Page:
In the present experimental setup, the transient disturbance growth in a spatially invariant boundary layer flow, i.e., the asymptotic suction boundary layer (ASBL), has been investigated. The choice of the ASBL brings along several advantages compared with an ordinary spatially growing boundary layer. A unique feature of the ASBL is that the Reynolds number (Re) can be varied without changing the boundary layer thickness, which in turn allows for parameter variations not possible to carry out in traditional boundary layer flows. A spanwise array of discrete surface roughness elements was mounted on the surface to trigger modes with different spanwise wavenumbers (β). It is concluded that for each mode there exists a threshold roughness Reynolds number (Re k ), below which no significant transient growth is present. The experimental data suggests that this threshold Re k is both a function of β and Re. An interesting result is that the energy growth curves respond differently to a change in Re k when caused by a change in roughness height k, implying that Re remains constant, compared with a change in the free-stream velocity $$U_\infty$$ , which also affects the Re. The scaling of the energy growth curves both in level and the downstream direction is treated and appropriate scalings are found. The result shows a complex non-linear receptivity mechanism. Optimal perturbation theory, which has failed to predict the energy evolution in growing boundary layers, is tested for the ASBL and shows that it may satisfactorily predict the evolution of all transiently growing modes that are triggered by the roughness elements.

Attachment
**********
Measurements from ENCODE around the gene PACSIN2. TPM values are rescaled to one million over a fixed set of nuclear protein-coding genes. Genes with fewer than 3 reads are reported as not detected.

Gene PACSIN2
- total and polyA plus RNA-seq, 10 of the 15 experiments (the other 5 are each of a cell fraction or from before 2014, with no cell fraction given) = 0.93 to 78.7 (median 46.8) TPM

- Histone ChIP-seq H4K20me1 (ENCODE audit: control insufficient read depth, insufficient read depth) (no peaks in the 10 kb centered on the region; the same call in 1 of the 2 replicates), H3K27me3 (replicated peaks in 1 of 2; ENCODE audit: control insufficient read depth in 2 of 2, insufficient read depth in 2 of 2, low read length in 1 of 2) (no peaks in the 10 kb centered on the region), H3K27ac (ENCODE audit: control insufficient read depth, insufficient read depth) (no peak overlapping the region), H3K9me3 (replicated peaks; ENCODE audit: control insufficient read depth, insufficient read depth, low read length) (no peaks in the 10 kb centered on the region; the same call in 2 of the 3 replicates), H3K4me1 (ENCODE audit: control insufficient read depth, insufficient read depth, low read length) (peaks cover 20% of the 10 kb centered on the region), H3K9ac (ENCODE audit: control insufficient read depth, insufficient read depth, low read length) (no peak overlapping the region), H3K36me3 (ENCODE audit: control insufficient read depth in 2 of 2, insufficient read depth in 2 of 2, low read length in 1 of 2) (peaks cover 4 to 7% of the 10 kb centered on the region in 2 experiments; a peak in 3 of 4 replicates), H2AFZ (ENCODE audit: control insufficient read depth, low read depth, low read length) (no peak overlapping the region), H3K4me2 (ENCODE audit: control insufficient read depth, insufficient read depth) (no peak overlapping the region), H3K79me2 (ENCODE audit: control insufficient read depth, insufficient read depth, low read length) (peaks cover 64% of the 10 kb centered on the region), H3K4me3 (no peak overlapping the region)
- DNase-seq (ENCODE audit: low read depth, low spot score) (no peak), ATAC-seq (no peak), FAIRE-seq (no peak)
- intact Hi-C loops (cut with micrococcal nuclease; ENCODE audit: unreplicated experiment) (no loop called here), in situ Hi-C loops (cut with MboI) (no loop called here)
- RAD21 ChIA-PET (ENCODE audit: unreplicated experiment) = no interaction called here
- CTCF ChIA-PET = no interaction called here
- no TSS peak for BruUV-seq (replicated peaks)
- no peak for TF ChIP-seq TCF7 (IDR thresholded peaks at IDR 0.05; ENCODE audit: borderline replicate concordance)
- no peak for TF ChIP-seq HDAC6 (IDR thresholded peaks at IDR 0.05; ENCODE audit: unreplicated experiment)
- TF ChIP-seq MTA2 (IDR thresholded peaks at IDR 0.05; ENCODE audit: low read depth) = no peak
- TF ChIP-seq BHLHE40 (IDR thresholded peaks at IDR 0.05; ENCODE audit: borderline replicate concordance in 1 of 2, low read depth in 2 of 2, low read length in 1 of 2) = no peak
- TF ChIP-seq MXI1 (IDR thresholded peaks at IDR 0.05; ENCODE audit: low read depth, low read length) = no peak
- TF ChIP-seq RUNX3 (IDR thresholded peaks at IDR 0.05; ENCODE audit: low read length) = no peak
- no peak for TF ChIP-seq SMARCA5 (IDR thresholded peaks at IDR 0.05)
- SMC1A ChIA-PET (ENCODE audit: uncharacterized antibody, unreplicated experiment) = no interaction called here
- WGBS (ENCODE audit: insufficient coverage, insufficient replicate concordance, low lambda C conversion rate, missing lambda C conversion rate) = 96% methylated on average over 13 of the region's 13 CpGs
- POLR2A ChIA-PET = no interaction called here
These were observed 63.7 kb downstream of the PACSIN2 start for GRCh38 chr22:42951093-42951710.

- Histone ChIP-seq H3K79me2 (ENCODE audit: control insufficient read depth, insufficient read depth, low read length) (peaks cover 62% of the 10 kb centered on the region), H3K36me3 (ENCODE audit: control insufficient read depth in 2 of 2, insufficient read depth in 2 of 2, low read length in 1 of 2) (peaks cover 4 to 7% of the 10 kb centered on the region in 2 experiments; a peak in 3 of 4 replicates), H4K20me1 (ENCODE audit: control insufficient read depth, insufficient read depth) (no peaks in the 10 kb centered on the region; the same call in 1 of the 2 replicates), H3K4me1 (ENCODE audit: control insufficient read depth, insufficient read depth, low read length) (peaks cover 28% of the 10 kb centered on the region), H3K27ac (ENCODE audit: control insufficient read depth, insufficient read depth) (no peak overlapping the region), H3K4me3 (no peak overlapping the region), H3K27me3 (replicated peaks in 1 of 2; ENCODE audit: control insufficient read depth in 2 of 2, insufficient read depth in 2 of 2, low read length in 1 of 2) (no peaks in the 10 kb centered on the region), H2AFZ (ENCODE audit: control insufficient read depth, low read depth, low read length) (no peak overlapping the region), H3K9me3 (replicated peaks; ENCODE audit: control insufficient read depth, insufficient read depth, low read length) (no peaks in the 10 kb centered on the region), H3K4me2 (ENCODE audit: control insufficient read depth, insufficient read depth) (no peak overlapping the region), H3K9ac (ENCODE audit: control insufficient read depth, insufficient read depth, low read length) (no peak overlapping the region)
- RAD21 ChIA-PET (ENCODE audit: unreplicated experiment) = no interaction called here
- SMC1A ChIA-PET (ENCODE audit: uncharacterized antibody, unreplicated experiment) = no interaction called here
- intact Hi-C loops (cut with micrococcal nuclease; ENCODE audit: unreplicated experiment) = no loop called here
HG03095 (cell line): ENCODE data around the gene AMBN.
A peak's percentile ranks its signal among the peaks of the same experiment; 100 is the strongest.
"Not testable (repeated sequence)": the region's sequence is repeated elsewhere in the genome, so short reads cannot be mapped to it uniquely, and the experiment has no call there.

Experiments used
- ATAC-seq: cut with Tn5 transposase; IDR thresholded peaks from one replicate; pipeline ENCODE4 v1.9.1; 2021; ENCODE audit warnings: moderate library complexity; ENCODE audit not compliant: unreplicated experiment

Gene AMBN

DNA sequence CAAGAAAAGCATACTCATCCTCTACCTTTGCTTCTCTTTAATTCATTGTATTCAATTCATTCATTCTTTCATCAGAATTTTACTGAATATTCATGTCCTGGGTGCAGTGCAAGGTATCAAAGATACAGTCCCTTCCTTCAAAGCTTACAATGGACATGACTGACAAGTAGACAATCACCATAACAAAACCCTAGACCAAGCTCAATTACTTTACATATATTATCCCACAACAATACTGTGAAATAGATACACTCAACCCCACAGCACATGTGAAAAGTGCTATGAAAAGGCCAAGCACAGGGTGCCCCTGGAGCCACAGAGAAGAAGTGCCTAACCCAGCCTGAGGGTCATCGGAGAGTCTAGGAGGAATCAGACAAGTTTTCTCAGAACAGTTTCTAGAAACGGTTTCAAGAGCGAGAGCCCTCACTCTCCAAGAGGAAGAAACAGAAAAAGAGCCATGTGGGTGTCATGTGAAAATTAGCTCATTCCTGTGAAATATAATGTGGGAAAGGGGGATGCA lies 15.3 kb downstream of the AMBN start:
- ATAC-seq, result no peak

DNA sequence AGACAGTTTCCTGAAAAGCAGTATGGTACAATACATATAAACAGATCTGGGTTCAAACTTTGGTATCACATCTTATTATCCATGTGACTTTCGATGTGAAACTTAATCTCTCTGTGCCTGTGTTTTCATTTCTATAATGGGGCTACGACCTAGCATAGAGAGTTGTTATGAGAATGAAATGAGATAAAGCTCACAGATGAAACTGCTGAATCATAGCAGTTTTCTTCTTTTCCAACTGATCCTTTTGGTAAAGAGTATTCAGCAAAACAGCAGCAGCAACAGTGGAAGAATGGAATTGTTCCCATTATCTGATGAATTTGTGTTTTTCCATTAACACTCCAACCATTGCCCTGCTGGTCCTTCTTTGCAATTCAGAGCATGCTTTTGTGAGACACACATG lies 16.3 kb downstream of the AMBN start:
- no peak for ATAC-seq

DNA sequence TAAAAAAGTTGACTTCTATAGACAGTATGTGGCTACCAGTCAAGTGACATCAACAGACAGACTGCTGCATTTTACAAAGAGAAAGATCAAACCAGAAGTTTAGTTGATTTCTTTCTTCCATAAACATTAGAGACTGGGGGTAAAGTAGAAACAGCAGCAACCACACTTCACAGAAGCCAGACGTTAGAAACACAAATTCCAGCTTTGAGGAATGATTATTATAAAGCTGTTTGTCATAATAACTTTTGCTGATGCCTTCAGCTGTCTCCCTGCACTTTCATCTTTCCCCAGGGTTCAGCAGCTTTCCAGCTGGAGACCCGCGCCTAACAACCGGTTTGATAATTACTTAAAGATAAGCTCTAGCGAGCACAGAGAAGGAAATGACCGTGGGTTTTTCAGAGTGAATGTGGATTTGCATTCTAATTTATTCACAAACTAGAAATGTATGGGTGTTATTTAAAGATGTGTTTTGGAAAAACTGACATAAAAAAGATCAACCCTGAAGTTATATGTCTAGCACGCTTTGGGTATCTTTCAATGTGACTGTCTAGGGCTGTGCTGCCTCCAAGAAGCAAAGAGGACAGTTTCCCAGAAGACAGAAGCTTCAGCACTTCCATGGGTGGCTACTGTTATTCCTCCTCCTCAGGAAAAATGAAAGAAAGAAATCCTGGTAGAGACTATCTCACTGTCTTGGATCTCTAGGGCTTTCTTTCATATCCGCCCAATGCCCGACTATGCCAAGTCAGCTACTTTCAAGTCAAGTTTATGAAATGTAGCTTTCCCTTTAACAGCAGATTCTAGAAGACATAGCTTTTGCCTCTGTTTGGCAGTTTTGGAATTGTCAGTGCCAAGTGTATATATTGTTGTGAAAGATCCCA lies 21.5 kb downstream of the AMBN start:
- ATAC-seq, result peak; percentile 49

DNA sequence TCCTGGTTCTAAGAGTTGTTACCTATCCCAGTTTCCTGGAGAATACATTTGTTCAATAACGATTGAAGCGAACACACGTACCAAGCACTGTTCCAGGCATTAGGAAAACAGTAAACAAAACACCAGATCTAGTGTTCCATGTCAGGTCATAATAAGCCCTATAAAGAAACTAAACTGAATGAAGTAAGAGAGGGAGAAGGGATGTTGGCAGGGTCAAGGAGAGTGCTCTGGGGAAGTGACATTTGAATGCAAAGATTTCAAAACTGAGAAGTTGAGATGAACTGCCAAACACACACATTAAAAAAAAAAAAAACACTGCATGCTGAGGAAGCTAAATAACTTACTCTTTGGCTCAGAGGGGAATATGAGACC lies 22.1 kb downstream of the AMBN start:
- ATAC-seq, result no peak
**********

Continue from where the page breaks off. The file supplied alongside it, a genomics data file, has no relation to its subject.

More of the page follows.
Experiments in Fluids – Springer Journals
Published: Apr 22, 2011
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